- Special Features
Blogs & Columns
- Fun & Games
“I am a writer, a doctor, a nuclear physicist, a theoretical philosopher, but above all I am a man…just like you.”
The Master is the boldly immersive story of Freddie Quell (Joaquin Phoenix), a mentally disturbed and emotionally unstable WWII veteran, who wanders through his post-war months helplessly lost: He has no family to return to and a young woman that he has left hopefully awaiting his improbable return. His broken psyche has become easily influenced, so much that he finds salvation in two very dangerous parasites. First, alcohol, mainly through a single, jumbled concoction of his own creation, and second, the manipulative words of cultish "master," Lancaster Dodd (Philip Seymour Hoffman), who has pioneered a new religious practice entitled The Cause. As a collective, The Cause, which encompasses Dodd’s own wife, Peggy (Amy Adams), Dodd’s children, and a plethora of devout followers, attempt to remedy Freddie of his psychological trauma by ushering him into their fellowship as a guinea pig of sorts who undergoes a number of tests and "processes" that Dodd uses as data research to further cement his movement’s beliefs. As Freddie is harnessed by The Cause’s frightening practices, we witness the full development of the relationship between Quell and Dodd, between student and preacher, as a representation for the foundation of religion and how it can be grounded in something as simple as verbal manipulation and a charismatic presence. At the same time, we are welcomed by a breathtakingly powerful overall film from Paul Thomas Anderson reaching superb levels within all the various realms and factions of filmmaking.
From the premise alone one could see how The Master would be a hard pill to swallow. Its meandering pace, unnerving tone, and broad narrative may be off-putting for some (these are common P.T.A. characteristics and they have not always sat right with me), but whether you are drawn in by visuals or characters, The Master is exemplary in both fields. Regarding myself, I am a sucker for the latter and yet I found myself absolutely wowed by the visual beauty and crisp imagery (thanks to a non-digital format) as well as the astonishing performances by the film’s three leads: Phoenix, Hoffman, and Adams. Adams, though limited in forefront screen time, draws influence from Angela Lansbury’s timeless role as the definitive behind-the-scene mother in John Frankenheimer’s The Manchurian Candidate as the master’s wife, Peggy. She is granted a great deal of time in the background, but absolutely commands the viewer’s attention when she emerges to center frame. It’s a memorable supporting role that solidifies her as the perennial best supporting actress; a nomination is definitely expected.
As for Hoffman and Phoenix, they turn in two of the finest performances I have seen in awhile, Phoenix especially. While Hoffman’s level of grandeur is expected, Phoenix, who has not been in a movie since 2008’s Two Lovers (excluding his faux documentary), returns from his acting hiatus with arguably the best performance of his career. I will be absolutely bewildered if Meryl Streep does not present Joaquin Phoenix with a Best Actor Oscar this coming March because his performance is real, tortured, inspired, masterful…there are not enough positive adjectives in the dictionary to describe Phoenix’s turn as Freddie Quell. Last year I said Drive was the best film to hit theaters since The Wrestler, this year Joaquin Phoenix gives the best leading performance since Mickey Rourke in The Wrestler.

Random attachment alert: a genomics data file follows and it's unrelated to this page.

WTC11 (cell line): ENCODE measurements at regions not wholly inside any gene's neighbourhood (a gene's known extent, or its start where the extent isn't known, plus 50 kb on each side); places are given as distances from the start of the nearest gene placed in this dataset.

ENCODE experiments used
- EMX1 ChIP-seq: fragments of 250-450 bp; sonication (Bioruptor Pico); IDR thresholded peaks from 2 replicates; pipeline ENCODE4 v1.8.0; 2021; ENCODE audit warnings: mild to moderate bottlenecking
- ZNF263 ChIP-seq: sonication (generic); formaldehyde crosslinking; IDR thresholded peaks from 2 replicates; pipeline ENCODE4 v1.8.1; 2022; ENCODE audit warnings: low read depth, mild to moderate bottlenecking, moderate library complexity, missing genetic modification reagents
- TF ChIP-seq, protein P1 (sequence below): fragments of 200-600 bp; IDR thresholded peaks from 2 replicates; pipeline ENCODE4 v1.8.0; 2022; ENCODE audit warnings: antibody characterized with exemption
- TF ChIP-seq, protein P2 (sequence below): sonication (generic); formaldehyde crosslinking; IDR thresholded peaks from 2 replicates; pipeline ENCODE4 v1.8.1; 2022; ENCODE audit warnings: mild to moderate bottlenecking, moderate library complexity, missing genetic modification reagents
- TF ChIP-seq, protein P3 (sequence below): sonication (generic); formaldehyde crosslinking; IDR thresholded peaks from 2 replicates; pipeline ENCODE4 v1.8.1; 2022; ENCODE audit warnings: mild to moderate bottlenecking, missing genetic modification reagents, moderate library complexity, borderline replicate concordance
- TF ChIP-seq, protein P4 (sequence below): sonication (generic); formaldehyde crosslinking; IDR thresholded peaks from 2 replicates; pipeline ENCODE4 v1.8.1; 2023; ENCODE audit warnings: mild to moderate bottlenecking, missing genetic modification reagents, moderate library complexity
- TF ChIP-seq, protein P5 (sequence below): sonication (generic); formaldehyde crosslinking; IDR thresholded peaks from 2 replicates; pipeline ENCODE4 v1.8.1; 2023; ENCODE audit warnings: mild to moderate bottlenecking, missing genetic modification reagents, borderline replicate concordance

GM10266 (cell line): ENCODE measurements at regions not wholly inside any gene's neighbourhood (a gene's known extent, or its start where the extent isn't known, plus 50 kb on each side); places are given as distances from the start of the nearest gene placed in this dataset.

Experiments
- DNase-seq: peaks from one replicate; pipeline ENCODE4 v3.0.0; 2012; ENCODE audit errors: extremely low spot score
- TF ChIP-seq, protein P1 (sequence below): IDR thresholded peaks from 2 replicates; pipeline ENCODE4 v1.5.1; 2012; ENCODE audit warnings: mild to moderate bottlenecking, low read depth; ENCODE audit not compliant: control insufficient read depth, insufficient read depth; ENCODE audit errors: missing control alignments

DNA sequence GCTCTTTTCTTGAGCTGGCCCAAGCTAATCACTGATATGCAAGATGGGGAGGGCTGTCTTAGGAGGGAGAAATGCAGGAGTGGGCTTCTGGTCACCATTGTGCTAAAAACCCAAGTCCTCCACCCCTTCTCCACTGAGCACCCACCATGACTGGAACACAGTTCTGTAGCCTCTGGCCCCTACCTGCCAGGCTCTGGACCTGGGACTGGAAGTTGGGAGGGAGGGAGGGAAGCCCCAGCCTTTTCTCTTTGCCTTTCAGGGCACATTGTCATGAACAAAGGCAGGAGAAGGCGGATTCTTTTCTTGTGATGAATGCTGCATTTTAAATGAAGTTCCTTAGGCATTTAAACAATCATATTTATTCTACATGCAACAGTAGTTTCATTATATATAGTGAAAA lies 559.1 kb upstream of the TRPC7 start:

Director Paul Thomas Anderson, again writing and directing his own original work, has absolutely outdone himself with The Master, which is his first feature film since 2007’s There Will Be Blood. Having experimented extensively as both a writer and director throughout his career, The Master is the first time that the filmmaker has found a complete balance between the two technical positions. With Boogie Nights, Anderson crafted a beautifully stimulating character epic with an expansive ensemble cast that thrived on top-notch writing; with There Will Be Blood, Anderson chose to let the camera speak for him focusing on a powerful man in an endless landscape channeling David Lean to present his greed-driven narrative. The Master is a professionally executed piece of film with characters that are dripping with rich multidimensionality and captured with the brilliance comparable to the finest craftsmen in the history of filmmaking. The Master could have been shot in black and white and released in the 1950s or 1960s and felt right at home. From Jonny Greenwood’s haunting and pulsating score to the pitch perfect art direction and vibrant period costuming, Anderson’s film resonates for the entirety of its 137-minute runtime. It wasn’t until this film that I could proclaim Paul Thomas Anderson as one of the most mature and phenomenal contemporary directors of motion pictures.
While high advocates of religion may find the film unfriendly and the connections to the controversial practice of Scientology are unavoidable, this film speaks to all of the beliefs connected to the only religion I practice feverishly: The religion of film. The trifecta of stars Joaquin Phoenix, Philip Seymour Hoffman, and Amy Adams elevate Anderson’s material to an immeasurable caliber of excellence, placing this film on a very, very high pedestal that will prove challenging for upcoming films to reach. With a stacked lineup of fall and winter films on the horizon, all of them will be faced with harsh competition from Paul Thomas Anderson’s The Master, which already features my choices for Best Actor, Best Director, and Best Picture for 2012. With career-best work both in front and behind the camera, The Master is a massive triumph and the closest to mastery that Paul Thomas Anderson has gotten thus far.